Contemplation during Meditation

November 4, 2022 Meditation No Comments

Meditation is an excellent mental environment in which contemplation can take place. In a good way, contemplation doesn’t diminish the meditation but rather strengthens it from the inside.

Etymology

From the Latin Contemplatio: an ‘act of looking at, considering, religious musing.’ Templum is, of course, a temple where religious musing takes place.

Contemplation is not simply daydreaming, ruminating, or fretting about something at the surface level. It is a musing related to depth.

Meditation as searching Openness

Meditation can be seen as self-invitation to ‘free the mind’ of conceptual thinking, thereby making room for something else ― say, the subconceptual.

Pointed concentration can help free the mind from other concepts. Of course, the object of concentration can become a mind-filler by itself, but that is not the aim. The goal is to use this technique to prevent the free-flowing of all other concepts.

Meditation is about the opening of one’s inner mental landscape. This way, in contemplation, other new things can come and find a place where they are welcome.

Contemplation within Openness

Contemplation is always about something: a happening, an idea, a question, an expected emotion…

Compared to pointed concentration, contemplation does not rigidly (try to) focus the mind on this or that one thing. The object of contemplation is meant to be movable, to evolve in a way that brings mental growth to the meditator.

Inspiration: ‘spirit’ enters your mental house

This is inspiring through your mentally opening yourself to the object of contemplation. It brings original viewpoints (origo = the source itself) that can lead to new insights which are congruent with your deeper self or total person.

An experienced meditator can use this happening not to let his meditation be interrupted or diminished but to let what happens under the meditative surface emerge afterwards. This way, after a few hours or days of meditation, he can indulge in a period of heightened inspiration.

Conversely, in the case of writer’s block, the writer can better not try to enforce the Muse but take the occasion to go on a meditation retreat. This doesn’t automatically bring inspiration. It is a path that still needs to be traveled. At least, it’s an interesting path.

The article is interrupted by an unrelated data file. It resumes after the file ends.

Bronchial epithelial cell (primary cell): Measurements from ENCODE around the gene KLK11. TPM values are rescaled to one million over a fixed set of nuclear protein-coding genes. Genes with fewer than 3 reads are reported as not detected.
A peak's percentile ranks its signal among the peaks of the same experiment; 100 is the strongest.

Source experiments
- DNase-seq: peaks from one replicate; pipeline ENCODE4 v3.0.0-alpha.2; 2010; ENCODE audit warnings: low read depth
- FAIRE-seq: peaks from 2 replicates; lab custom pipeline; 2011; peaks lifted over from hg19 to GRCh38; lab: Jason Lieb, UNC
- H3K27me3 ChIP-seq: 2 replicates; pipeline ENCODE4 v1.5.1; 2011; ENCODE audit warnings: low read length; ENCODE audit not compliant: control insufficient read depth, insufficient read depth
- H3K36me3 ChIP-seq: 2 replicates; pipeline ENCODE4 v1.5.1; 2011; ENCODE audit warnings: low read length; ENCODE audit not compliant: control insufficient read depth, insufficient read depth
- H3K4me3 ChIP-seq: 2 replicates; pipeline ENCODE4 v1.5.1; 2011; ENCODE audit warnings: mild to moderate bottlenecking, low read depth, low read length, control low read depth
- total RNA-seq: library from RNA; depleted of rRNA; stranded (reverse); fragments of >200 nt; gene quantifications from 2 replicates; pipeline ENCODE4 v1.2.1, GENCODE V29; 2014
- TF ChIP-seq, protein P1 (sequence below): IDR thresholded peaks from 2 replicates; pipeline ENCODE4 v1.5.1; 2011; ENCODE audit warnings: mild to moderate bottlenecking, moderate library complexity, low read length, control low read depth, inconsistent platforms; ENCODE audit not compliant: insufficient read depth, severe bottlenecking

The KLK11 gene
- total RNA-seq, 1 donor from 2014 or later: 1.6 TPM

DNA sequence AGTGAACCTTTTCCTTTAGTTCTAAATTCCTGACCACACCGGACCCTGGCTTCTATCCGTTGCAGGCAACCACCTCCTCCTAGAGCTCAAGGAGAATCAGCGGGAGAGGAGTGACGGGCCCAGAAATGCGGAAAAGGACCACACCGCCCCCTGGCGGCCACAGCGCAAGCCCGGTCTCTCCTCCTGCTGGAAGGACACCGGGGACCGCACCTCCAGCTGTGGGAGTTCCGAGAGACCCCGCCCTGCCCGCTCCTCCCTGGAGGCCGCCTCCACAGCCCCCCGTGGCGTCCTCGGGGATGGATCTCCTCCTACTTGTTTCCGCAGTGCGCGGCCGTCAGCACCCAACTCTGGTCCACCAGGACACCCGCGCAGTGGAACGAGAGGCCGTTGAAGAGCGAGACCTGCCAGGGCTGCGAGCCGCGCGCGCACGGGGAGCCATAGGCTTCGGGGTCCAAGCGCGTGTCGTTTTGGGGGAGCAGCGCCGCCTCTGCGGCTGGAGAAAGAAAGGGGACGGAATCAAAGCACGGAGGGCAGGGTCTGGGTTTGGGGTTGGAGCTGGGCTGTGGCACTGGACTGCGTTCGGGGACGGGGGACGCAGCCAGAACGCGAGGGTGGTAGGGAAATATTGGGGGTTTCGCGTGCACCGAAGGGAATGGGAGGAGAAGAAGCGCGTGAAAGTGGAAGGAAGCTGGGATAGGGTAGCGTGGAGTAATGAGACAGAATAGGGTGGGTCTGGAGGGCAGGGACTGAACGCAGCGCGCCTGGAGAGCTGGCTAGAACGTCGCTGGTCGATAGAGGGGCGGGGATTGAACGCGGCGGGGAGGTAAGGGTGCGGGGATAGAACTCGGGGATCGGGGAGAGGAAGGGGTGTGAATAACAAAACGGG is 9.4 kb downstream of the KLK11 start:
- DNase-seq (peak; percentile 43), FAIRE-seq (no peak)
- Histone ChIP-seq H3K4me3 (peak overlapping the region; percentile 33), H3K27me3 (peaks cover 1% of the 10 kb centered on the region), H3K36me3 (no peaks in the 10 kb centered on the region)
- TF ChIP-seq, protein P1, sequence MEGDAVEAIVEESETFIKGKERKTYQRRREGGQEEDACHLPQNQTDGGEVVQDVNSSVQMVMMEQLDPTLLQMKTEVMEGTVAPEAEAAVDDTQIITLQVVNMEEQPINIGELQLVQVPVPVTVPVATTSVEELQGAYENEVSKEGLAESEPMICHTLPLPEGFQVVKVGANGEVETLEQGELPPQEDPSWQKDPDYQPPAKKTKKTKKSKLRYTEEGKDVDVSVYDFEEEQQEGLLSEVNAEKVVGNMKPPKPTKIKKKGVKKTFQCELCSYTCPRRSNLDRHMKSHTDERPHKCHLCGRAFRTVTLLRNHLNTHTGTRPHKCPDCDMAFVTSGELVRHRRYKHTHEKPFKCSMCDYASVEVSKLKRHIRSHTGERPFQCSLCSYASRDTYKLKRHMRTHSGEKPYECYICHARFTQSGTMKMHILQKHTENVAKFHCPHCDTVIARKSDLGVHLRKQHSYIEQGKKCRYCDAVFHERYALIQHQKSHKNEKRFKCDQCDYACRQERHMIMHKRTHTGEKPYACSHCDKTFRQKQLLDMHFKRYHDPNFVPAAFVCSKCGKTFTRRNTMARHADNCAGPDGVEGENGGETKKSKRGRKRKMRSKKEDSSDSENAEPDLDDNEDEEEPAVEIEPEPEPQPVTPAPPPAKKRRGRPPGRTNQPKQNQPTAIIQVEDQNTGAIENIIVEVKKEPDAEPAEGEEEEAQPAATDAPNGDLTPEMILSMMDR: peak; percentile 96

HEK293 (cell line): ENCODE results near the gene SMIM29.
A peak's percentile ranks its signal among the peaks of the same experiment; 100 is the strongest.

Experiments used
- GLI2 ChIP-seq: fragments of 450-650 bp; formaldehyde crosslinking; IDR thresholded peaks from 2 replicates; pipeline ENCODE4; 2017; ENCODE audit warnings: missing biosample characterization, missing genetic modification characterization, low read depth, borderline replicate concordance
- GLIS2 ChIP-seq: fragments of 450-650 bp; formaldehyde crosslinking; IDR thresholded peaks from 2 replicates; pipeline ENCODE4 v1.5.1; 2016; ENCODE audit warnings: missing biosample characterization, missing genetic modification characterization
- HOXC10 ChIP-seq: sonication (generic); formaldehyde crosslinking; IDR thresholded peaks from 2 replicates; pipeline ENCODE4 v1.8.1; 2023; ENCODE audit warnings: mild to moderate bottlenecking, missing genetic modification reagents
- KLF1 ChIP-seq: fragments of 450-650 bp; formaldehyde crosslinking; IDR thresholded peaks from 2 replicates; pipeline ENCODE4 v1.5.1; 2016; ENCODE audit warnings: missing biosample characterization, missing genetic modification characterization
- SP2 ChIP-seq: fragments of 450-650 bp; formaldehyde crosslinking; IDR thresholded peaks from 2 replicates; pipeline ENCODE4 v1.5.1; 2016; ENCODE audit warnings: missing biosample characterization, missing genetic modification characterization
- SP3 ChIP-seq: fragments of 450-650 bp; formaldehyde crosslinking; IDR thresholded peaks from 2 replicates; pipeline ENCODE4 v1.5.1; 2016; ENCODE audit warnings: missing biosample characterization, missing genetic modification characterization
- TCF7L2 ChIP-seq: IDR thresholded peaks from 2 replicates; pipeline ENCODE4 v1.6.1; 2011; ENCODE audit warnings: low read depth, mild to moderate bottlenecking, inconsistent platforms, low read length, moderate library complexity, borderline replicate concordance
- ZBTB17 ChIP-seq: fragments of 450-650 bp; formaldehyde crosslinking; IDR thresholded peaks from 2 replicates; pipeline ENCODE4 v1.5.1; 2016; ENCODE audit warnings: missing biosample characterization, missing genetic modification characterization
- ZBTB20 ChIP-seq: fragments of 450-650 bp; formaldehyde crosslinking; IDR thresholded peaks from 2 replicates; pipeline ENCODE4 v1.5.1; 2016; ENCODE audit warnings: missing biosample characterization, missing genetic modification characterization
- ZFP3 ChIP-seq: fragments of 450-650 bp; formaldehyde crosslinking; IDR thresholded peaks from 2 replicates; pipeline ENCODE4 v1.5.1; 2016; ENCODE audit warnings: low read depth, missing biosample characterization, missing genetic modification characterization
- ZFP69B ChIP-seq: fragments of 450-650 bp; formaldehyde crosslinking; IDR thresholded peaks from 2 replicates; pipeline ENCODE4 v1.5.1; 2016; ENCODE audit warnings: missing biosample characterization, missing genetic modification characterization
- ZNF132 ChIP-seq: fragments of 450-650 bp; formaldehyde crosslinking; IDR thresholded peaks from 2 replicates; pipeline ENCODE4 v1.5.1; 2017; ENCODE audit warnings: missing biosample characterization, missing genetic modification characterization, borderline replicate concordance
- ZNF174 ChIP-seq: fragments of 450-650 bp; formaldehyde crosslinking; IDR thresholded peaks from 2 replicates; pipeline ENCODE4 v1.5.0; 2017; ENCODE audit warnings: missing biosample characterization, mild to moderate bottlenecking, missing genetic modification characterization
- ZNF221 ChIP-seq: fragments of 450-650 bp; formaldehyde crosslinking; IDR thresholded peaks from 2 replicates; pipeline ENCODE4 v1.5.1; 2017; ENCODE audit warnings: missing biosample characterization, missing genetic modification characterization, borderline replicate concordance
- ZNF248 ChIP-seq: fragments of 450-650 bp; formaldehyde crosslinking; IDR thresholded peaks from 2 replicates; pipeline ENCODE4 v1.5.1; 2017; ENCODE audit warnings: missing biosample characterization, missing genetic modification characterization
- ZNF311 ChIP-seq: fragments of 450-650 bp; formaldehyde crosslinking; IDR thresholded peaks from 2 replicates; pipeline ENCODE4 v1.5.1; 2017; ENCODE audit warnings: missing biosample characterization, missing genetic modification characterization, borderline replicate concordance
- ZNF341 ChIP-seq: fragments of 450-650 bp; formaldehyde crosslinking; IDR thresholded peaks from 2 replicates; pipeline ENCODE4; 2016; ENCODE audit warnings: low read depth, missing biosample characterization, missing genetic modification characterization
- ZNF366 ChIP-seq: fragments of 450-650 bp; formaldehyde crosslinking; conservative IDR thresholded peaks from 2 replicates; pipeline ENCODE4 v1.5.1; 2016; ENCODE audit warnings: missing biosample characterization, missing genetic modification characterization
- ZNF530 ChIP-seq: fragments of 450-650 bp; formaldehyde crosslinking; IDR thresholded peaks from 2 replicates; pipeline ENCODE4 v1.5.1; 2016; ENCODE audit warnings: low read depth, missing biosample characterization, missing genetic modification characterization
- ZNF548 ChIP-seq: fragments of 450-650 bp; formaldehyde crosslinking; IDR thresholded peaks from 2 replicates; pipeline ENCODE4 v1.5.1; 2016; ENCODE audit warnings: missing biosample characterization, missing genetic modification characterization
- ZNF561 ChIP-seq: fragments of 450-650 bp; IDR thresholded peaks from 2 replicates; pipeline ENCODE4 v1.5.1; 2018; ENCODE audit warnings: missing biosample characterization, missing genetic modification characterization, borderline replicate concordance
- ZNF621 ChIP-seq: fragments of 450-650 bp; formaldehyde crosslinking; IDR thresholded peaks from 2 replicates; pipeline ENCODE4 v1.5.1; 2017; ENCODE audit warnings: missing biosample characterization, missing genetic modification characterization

Other uses of contemplative meditation

One can contemplate on any personal issue. It works to put effort into it and, even so, not to expect miracles to happen. There is no free lunch or free inspiration. It requires spontaneity as well as hard work if needed.

Integrating it in a course of psychotherapy is always interesting on the condition that one feels OK with the contemplation. It’s always interesting to integrate it as a part of mental growth.

As in AurelisOnLine sessions

These are all meditative. They are made so and meant to be experienced as such, thus giving room for contemplation concerning specific issues.

Right after a session, the user can take some minutes to ‘muse’ about what just happened and contemplate a bit more. The Muse may then visit you and you can do some work together.

If you see her, say hello.

Leave a Reply

Related Posts

Experiencing THIS Apple

This is an apple meditation. Please follow the experience. Let yourself flow along as it goes. If you do this with a real apple, don’t immediately eat it. An apple You look at an apple. You can eat it. You experience it. You probably know this kind of apple. How many did you eat already? Read the full article…

Nirvana and Depression: Same Emptiness?

Concepts of Nirvana and Mental Depression are not usually brought together. Yet they do share important commonalities, to say the least. Of course, deep suffering is not bliss. Depression and nirvana Major depression is described by many sufferers as the worst experience one can get. It is the darkest emptiness, devoid of any meaning or Read the full article…

Mindfulness, Lights and Glow

One can understand ‘mindfulness’ in two different ways, which are distinguishable from each other in the metaphor of the ‘lights’ and the ‘behind the glow.’ These two ways are even opposed at this critical point, although they are two poles that also flow into each other.  • mindfulness with primary attention to the lights The underlying Read the full article…

Translate »